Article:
What is Freemasonry?
Freemasonry is the largest secular, fraternal and charitable organisation that exists throughout the free world. It teaches moral lessons and self-knowledge through participation in a progression of allegorical two-part plays. Freemasonry offers its members an approach to life which seeks to reinforce thoughtfulness for others, kindness in the community, honesty in business, courtesy in society and fairness in all things.
Freemasonry is not a religion. Religion deals in a man’s relationship with his God. Freemasonry deals in relations between men. Freemasonry does not instruct its members in what their religious beliefs should be, nor does it offer sacraments. Freemasonry embraces all men who believe in God. Its membership includes Christians, Jews, Hindus, Sikhs, Muslims, Parsees and others.
Freemasonry is not a secret society. Freemasonry is a society with secrets. Lodge meetings, like those of many other associations, are private and open only to members. The rules and aims of Freemasonry are available to the public, many of the well-known books on Freemasonry are available at libraries.
Information is also available on the Grand Lodge and Provincial Grand Lodge websites. The meeting places are known and, in many areas, they are used by the local community for activities other than Freemasonry. Members are encouraged to speak openly about Freemasonry.
The secrets in Freemasonry are the traditional modes of recognition. They are used as a test of membership.
The meeting is in two parts. As in any association, there is a certain amount of administrative procedure: minutes of the last meeting, discussion and voting on financial matters, election of officers, news and correspondence, proposing and balloting for new members. Then there are ceremonies for admitting new Masons, or for the annual installation of the Master and the appointment of officers.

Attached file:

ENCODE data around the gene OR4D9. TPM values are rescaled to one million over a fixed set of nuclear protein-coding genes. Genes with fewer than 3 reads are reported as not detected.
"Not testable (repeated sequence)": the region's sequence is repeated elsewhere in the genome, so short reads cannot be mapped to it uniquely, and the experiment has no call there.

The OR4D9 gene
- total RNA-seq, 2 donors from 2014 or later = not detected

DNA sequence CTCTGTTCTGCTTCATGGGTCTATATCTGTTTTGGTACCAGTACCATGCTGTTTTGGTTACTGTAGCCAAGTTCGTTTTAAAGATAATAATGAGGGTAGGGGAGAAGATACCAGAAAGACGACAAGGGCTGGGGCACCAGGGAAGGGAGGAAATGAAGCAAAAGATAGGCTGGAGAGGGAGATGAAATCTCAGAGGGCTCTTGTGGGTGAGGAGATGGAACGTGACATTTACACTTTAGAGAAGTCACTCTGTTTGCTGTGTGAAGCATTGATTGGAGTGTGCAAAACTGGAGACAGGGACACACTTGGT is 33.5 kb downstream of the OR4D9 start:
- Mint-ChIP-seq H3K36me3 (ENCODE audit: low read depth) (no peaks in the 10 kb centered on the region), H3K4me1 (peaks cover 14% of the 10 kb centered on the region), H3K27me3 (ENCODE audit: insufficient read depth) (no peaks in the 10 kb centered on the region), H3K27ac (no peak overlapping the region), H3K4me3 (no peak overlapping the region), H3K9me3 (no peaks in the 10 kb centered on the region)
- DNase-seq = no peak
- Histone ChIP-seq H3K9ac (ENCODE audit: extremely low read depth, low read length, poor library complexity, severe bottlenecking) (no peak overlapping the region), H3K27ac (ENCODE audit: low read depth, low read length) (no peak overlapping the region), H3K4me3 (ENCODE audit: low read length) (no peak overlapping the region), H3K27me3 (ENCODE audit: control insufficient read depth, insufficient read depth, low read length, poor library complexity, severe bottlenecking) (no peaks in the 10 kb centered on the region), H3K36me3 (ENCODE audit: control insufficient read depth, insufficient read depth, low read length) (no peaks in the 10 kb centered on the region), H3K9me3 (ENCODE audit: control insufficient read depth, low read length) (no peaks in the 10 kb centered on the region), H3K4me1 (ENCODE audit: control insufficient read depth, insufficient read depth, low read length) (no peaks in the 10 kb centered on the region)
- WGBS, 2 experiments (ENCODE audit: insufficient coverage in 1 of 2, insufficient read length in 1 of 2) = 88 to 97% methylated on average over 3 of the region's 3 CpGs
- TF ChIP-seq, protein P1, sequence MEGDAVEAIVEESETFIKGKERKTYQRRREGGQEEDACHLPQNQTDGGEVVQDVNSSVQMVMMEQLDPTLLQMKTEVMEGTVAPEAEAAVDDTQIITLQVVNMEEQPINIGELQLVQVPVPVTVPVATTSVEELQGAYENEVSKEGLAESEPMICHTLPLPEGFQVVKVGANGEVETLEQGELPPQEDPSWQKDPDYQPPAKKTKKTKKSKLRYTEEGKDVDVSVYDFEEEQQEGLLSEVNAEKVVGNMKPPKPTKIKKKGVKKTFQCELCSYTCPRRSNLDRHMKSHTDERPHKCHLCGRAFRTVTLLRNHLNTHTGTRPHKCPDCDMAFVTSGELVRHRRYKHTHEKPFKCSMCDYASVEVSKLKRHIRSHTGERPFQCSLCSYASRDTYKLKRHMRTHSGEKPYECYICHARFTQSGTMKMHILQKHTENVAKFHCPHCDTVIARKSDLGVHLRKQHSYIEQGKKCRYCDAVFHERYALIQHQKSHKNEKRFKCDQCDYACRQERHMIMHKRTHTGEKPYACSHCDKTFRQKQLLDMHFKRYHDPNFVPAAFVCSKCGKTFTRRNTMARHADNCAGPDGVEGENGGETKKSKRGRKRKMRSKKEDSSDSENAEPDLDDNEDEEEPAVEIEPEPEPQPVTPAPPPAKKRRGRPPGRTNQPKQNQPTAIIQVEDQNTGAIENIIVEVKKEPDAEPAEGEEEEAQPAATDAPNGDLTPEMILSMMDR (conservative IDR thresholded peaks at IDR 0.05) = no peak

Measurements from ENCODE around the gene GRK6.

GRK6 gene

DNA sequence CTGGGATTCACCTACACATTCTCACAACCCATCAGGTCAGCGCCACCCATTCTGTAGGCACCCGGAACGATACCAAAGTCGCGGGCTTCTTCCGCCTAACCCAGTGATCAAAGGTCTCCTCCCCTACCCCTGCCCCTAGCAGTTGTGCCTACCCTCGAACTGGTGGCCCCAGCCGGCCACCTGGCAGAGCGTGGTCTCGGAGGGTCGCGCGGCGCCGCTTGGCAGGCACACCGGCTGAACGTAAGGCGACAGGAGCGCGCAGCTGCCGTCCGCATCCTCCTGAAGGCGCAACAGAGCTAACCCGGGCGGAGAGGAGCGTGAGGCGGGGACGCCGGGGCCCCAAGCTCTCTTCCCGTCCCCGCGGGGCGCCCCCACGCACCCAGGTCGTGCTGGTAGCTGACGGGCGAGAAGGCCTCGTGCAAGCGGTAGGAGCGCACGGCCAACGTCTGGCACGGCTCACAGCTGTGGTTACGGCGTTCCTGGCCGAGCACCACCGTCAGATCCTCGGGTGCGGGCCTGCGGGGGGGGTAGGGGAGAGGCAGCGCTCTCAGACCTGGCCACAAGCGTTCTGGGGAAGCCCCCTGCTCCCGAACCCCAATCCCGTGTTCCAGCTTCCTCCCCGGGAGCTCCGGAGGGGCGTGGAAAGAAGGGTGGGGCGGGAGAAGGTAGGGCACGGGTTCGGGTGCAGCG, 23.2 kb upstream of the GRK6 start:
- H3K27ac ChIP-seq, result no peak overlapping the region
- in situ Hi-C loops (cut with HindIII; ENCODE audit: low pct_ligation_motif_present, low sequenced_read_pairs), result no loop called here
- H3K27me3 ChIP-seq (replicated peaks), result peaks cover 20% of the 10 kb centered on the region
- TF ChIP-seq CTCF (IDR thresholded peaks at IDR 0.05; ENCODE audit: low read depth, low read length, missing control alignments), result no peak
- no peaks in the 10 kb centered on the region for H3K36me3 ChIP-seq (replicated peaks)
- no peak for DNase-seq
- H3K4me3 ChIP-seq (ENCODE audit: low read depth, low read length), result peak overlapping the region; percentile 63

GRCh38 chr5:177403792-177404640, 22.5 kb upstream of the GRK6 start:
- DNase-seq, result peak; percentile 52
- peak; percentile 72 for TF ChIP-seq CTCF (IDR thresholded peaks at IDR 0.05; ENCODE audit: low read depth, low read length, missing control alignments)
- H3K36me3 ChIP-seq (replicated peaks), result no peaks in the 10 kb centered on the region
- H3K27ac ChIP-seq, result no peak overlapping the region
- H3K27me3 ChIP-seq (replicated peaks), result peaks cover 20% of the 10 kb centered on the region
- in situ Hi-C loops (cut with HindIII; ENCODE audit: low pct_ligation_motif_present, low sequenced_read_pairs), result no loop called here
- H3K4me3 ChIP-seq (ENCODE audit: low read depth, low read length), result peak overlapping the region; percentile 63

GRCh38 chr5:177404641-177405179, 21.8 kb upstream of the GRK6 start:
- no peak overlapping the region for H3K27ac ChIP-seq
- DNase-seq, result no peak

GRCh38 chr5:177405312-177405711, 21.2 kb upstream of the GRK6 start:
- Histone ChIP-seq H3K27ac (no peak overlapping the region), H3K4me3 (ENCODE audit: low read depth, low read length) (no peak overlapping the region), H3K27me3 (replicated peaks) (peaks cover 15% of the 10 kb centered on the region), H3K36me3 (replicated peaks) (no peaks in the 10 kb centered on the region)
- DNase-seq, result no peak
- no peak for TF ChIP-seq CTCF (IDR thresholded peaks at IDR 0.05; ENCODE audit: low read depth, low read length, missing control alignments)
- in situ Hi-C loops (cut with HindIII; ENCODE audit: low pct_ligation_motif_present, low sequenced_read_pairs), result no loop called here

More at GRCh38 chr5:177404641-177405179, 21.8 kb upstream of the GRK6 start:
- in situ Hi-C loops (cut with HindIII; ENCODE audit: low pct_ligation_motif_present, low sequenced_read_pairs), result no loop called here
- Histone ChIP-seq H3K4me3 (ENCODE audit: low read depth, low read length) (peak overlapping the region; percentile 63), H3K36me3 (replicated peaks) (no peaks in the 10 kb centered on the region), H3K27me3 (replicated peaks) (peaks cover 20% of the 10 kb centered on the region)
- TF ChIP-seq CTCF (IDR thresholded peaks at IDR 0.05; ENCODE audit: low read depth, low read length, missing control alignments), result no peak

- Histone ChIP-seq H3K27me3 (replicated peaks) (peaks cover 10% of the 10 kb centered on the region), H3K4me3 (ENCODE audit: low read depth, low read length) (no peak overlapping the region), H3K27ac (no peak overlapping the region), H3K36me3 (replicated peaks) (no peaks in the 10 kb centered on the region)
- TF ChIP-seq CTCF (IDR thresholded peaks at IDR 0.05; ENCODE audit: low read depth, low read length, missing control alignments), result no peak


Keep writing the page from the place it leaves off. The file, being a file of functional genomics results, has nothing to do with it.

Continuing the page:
The three ceremonies for admitting a new Mason are in two parts: a dramatic instruction in the principles and lessons taught in the Craft followed by a lecture in which the candidate’s various duties are spelt out. Basic Freemasonry consists of the three ‘Craft’ degrees: Entered Apprentice, Fellow Craft and Master Mason. The ritual is a shared experience which binds the members together.
Wearing regalia is historical and symbolic and, like a uniform, serves to indicate to members where they rank in the organisation.
Yes. It does. The prime qualification for admission into Freemasonry has always been a belief in God. How that belief is expressed is entirely up to the individual. There are many Catholic Freemasons.
Freemasonry, as a body, will never express a political view. Individual Freemasons will have their own views on politics, and may indeed, be very active politicians. The discussion of politics at Masonic meetings has always been prohibited.
The author, Vincent Djokoto, is a Business Executive and Columnist. Twitter/Instagram: @VLKDjokoto